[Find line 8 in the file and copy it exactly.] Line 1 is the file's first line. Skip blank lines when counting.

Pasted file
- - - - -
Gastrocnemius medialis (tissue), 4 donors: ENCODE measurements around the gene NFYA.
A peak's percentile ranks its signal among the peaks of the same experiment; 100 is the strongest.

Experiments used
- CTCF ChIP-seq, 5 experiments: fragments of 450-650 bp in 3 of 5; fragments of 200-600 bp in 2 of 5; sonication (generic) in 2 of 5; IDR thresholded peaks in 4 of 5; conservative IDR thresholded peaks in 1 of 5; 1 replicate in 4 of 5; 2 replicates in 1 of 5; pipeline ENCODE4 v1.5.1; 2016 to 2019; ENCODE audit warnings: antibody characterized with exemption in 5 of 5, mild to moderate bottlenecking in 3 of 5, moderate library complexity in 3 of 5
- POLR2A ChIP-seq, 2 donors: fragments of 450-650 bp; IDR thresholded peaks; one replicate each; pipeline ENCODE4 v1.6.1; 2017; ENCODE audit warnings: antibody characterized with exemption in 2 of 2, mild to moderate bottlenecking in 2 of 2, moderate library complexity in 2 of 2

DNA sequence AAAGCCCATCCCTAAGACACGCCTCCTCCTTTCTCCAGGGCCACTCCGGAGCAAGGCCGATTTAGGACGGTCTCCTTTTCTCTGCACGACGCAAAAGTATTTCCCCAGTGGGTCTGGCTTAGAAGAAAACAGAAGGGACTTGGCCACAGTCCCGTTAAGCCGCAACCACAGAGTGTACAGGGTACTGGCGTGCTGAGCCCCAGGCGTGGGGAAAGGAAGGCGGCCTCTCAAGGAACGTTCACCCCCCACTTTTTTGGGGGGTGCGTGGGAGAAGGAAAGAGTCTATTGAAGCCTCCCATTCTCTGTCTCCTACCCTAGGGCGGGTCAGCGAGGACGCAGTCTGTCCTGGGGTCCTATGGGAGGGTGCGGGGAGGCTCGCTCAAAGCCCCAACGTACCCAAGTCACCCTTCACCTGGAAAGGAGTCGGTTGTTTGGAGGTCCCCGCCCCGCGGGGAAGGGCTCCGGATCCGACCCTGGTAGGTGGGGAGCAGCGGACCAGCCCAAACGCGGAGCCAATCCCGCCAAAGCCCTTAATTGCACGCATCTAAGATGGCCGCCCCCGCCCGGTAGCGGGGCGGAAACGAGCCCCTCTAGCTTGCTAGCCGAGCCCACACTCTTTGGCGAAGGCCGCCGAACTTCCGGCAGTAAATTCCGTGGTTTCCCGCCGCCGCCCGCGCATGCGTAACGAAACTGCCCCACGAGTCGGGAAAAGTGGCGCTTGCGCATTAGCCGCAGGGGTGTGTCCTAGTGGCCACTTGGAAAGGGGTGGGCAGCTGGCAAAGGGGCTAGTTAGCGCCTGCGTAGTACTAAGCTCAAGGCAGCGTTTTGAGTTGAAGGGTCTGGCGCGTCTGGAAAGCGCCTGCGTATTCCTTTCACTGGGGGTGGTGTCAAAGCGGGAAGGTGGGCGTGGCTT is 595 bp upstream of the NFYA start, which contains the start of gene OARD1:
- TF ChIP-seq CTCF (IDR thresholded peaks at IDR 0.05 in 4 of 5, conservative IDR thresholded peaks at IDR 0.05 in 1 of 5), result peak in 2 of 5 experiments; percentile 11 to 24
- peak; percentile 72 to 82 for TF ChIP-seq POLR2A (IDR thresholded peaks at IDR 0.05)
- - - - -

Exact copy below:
- peak; percentile 72 to 82 for TF ChIP-seq POLR2A (IDR thresholded peaks at IDR 0.05)